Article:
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Doctors' hours and couples' language -- no connection whatsoever

January 30, 2010 |  8:13 am

The only connection might be that they caught my eye this week and I'm sharing. What can I say? I'm a giver.

-- Doctors apparently work less when the risk of liability increases. This conclusion is based on data, survey responses and a lot of number-crunching, but what it comes down to is that time on the job is reduced by 1.7 hours every time the liability risk rises by 10%. So say an economist at Claremont McKenna College and Rand and another from Brigham Young University.

Here's the news release and the abstract from the study, published in the Journal of Law and Economics.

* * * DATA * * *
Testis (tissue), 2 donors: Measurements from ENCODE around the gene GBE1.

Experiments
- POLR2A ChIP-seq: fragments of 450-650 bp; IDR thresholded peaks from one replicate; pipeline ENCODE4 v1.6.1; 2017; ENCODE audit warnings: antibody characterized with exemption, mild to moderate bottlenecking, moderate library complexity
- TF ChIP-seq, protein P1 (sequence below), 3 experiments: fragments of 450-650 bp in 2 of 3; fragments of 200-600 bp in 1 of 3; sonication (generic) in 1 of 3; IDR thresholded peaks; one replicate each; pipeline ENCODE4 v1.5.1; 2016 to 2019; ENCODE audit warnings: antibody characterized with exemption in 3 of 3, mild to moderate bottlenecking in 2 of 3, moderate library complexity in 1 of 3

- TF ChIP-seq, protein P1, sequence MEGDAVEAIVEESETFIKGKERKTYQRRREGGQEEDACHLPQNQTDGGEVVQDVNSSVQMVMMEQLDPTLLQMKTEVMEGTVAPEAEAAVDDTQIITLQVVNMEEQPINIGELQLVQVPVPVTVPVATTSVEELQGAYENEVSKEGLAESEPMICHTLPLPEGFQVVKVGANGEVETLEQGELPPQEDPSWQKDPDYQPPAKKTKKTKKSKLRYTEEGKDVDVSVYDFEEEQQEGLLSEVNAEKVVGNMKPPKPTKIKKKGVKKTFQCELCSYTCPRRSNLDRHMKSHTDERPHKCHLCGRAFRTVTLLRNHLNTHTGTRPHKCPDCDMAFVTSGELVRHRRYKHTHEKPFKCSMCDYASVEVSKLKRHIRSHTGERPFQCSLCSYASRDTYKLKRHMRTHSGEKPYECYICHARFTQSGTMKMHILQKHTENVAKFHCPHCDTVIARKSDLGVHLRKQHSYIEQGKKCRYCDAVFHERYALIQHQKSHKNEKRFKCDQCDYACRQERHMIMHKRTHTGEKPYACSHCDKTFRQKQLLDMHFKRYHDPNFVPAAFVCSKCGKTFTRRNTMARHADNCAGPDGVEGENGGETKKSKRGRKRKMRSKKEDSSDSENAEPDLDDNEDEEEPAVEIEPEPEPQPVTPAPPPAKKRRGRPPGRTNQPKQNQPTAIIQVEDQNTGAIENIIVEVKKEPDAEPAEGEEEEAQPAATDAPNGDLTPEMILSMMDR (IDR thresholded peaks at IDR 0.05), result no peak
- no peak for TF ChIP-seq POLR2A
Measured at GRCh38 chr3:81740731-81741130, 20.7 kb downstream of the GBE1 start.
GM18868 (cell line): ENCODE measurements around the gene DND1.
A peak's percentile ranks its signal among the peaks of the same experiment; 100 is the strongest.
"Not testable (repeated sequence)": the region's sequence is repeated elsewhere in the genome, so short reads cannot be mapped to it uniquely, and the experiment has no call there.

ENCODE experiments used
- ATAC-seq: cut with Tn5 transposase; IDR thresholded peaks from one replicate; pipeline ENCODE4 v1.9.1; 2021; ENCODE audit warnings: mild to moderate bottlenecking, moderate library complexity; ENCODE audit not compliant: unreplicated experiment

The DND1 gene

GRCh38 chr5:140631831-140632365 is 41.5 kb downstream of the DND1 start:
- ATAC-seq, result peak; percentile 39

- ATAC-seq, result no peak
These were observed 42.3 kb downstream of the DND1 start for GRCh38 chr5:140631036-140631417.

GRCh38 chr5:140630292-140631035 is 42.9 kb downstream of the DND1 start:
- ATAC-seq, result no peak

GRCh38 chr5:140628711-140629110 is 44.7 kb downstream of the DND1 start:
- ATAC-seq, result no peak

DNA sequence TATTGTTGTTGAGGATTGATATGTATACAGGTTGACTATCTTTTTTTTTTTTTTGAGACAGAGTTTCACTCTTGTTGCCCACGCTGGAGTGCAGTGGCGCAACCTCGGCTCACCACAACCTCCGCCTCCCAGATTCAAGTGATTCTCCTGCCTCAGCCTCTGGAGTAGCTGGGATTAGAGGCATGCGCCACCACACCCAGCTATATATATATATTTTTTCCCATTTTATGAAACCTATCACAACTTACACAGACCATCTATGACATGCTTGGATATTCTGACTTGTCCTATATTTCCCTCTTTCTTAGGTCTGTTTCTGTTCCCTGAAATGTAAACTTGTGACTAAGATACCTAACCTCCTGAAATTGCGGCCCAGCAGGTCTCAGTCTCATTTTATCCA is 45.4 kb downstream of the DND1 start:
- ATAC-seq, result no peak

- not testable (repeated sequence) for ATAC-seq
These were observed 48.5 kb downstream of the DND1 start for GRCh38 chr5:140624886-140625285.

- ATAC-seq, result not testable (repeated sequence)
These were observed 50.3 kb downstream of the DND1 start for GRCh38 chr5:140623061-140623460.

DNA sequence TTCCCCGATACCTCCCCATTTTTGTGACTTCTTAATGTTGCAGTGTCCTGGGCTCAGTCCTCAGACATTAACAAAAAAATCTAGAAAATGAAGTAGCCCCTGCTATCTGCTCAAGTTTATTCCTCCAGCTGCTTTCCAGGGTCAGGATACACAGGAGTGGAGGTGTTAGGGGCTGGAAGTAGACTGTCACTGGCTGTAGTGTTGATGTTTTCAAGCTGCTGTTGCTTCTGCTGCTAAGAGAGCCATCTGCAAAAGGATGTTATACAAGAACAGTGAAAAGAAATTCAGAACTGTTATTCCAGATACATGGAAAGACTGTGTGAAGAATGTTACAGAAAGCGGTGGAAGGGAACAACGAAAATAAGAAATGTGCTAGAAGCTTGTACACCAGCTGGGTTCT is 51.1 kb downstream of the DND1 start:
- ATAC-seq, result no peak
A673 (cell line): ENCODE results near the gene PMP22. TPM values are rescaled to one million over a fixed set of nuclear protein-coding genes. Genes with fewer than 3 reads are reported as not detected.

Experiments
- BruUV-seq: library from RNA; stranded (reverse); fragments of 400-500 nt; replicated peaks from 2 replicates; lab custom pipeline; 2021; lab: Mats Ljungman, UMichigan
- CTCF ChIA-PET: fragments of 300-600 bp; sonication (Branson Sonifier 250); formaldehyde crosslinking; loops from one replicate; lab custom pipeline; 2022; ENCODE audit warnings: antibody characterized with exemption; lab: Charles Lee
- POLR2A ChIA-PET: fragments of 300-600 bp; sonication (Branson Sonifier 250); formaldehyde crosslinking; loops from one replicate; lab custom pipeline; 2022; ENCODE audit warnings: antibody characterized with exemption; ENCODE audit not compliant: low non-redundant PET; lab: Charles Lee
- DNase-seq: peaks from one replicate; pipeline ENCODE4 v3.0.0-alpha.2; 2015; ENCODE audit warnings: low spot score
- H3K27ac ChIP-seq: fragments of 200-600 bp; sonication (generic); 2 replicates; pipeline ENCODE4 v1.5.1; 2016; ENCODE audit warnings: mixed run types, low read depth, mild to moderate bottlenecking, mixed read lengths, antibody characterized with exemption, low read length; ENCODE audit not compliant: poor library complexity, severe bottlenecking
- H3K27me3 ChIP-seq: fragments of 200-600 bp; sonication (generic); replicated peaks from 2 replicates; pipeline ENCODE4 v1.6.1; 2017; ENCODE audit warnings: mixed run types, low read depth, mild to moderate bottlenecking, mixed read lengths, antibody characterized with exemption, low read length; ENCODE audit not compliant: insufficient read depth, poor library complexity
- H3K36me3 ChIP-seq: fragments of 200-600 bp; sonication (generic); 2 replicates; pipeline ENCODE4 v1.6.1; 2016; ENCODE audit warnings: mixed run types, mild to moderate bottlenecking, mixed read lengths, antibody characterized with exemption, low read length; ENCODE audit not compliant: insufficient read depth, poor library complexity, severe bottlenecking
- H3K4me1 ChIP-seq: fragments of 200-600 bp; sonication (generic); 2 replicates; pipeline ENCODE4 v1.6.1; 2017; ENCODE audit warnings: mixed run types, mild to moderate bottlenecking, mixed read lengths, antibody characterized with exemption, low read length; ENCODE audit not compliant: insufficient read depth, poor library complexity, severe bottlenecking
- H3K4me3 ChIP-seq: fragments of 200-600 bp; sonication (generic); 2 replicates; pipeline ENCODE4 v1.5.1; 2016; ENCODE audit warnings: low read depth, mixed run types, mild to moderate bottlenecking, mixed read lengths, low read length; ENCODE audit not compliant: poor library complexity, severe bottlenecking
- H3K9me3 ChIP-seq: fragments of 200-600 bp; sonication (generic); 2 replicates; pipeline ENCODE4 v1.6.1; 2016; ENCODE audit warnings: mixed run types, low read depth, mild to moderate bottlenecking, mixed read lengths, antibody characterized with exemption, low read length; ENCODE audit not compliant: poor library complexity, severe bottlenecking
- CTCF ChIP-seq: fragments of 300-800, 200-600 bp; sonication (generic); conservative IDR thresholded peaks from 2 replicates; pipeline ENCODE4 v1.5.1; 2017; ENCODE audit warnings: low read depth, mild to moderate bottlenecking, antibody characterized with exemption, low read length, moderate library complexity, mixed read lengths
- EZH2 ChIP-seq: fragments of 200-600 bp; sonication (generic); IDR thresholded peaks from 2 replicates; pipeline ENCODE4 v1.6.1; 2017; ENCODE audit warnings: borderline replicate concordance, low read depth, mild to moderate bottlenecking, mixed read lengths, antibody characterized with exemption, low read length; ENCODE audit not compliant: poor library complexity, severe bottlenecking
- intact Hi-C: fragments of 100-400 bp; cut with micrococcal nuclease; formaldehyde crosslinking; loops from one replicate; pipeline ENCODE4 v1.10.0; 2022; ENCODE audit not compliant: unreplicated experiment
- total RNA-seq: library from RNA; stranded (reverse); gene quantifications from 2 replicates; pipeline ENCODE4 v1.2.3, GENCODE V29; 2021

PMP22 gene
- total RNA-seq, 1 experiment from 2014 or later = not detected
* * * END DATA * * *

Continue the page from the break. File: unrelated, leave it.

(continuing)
-- Married couples who say "we" instead of "I" and "you" may have an edge in conflict resolution. Such language seems to reflect their view of themselves as a unit -- not independent entities or, as is sometimes the case, adversaries. Further, older couples are more likely to use such language than middle-aged couples.

The findings come from researchers at UC Berkeley. They're not brand new, but they weren't published terribly long ago either. Besides, Valentine's Day is coming up, and I'm quite the romantic. Or I find the use of language interesting.

Here's the news release and the abstract from the study, published in Psychology and Aging.

-- Tami Dennis

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